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AWU members at Qenos under pressure as energy costs set to double in 2023

November 24, 2022

Qenos is Australia’s the only polyethylene and polymer maker. If you see or use plastic such as bottles or cling wrap in your home, chances are it was made by Qenos workers.

It is a big employer, with more than 700 workers in its Melbourne and Sydney plants, and directly contributes more than $1 billion a year to the Australian economy.

But that is all under a cloud now, with its yearly gas bill recently soaring to $70 million and news that it will go to about $150 million next year.

Qenos says its competition comes from gas-rich nations in the Middle East, plus the US Gulf Coast and Asia, where they have an abundance of competitively priced energy.

CEO Stephen Bell says that because of this Qenos can’t pass the cost on as its customers would just jump ship to cheaper overseas competitors.

“We can’t absorb those sorts of cost increases and we have to find a way to to get more competitive energy into the business,” Mr Bell said.

AWU National Secretary Dan Walton says that without the Federal Government forcing resources companies to keep some cheap gas and coal exclusively for Australian use, hundreds of Australian manufacturers like Qenos could go to the wall.

“In Australia right now regardless of the resources that we’ve got in the ground under our feet, we’re still playing paying these ridiculous global prices, and manufacturers like Qenos say they will not be able to continue to operate,” Mr Walton says.

“These resources – gas and coal – belong to the Australian public and should be available to Australian businesses and households, not just a handful of multinational companies making obscene profits by exporting them.

“If we don’t tackle energy prices here have no mistake: tens of thousands of good quality, hard-working, manufacturing workers are going to be out of a job.”

Mr Walton said the situation at Qenos was being mirrored around the nation, with news that well know Aussie companies such as Snack Brands (which makes Cheezels, CCs, Kettle and Thins chips) and Solaris Paper (which makes Sorbent toilet paper) are facing similar, soaring energy bills.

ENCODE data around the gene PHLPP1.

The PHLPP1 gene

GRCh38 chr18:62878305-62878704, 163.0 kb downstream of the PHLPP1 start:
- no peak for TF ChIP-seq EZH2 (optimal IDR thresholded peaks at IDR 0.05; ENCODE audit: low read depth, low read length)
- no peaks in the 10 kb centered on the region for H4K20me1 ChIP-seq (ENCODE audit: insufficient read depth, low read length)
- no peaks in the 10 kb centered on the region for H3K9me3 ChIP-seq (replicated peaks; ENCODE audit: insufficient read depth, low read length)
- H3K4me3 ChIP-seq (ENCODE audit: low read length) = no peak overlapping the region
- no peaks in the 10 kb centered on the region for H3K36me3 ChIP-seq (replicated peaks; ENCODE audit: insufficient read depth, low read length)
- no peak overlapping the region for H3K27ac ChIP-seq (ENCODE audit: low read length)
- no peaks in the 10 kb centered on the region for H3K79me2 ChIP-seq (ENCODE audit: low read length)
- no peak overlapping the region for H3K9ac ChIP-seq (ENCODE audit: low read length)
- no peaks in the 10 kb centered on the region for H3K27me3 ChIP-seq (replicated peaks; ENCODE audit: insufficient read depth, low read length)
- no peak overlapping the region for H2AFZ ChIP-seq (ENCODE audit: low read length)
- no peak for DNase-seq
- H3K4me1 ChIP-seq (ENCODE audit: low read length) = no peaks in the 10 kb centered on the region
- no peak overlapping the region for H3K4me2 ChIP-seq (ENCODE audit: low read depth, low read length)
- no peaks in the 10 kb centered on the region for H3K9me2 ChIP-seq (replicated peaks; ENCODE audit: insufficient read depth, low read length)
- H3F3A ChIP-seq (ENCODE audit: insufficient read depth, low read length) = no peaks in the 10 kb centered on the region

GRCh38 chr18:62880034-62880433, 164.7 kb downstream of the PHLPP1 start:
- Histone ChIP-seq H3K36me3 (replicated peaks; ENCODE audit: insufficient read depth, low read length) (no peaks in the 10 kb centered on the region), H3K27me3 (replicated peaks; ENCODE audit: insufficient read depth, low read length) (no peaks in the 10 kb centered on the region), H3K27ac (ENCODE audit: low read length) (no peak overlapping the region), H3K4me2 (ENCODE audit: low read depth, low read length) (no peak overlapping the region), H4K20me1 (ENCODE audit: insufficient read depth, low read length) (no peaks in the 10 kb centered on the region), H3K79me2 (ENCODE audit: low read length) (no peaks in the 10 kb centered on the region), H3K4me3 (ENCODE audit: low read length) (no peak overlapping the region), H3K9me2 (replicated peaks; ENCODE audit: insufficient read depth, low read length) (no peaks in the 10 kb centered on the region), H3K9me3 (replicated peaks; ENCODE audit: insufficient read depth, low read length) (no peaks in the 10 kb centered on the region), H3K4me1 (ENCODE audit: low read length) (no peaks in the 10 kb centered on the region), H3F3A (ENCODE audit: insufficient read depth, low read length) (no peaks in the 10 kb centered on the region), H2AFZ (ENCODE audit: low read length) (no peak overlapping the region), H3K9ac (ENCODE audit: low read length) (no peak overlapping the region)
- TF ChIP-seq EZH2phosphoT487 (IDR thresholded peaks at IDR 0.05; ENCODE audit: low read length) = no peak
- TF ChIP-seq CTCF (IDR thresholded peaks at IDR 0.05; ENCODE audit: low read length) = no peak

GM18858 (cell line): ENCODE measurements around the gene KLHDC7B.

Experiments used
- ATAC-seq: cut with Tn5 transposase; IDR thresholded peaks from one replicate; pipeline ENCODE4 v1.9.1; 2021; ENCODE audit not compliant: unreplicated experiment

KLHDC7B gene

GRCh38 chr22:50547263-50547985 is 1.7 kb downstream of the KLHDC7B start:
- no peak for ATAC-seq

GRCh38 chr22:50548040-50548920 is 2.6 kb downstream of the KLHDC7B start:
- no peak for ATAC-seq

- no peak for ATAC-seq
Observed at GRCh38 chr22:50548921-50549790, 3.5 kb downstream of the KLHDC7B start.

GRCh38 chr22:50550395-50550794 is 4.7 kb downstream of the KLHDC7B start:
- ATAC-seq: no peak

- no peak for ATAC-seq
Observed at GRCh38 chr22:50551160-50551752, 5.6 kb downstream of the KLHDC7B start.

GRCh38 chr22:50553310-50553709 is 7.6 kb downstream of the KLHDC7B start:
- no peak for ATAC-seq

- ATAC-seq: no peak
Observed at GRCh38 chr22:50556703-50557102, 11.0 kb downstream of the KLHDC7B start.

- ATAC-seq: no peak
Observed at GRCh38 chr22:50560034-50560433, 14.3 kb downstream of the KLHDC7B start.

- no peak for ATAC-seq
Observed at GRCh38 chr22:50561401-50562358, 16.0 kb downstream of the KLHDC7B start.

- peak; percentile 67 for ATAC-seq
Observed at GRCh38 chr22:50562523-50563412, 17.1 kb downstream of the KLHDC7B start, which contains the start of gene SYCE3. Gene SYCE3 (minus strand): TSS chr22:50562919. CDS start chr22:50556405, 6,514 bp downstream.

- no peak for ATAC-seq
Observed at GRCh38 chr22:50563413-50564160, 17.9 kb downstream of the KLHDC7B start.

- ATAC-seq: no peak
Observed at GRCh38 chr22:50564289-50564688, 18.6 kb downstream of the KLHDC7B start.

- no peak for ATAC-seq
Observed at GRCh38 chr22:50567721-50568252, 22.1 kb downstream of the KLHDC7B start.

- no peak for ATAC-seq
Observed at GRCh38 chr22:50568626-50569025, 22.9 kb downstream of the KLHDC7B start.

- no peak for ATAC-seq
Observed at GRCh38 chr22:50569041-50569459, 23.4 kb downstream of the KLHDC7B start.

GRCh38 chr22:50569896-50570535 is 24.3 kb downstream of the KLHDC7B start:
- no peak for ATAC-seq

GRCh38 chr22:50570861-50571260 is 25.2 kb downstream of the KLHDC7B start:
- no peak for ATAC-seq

“The situation is critical,” he says. “The Albanese Government knows change is needed, but this change needs to happen within weeks.

“This is not a 2023 or 2024 problem, this is a crisis that is happening now, because a lot of these manufacturers will not survive if their power bills continue to rise this way.”

The AWU has put five simple steps to the Government that, without legislation, would provide immediate relief to manufacturers and households.

They include a gas price cap enforced by the Australian Competition & Consumer Commission, in the same way it sets a maximum price for retail electricity, and putting the code of conduct “in the hands of the ACCC, taking it from a toothless paper tiger to an enforceable set of rules to rein in cartel conduct by the gas industry”.

The AWU also recommends inserting a price trigger into the Australian Domestic Gas Security Mechanism (the “gas trigger”) so that exporters must divert more product to the domestic market when a price point is reached. At the moment it must only guarantee adequate supply.

And it suggests cracking down on gas exporters “who game loopholes in the heads of agreement by only making short-term offers for uncontracted gas, and instead of ensuring that offers are long enough to give confidence to manufacturers”.

The issue was highlighted by AWU delegates representing workers from a range of energy-dependant industries who went to Canberra recently to tell the Government how the energy crisis is affecting their employers and putting their jobs at risk.

All their employers are at risk of closing if they are can’t to get affordable long-term energy contracts.

Mr Walton said delegation was well received and the message was getting through to those in power, but the AWU was pushing for an outcome by end of this year.


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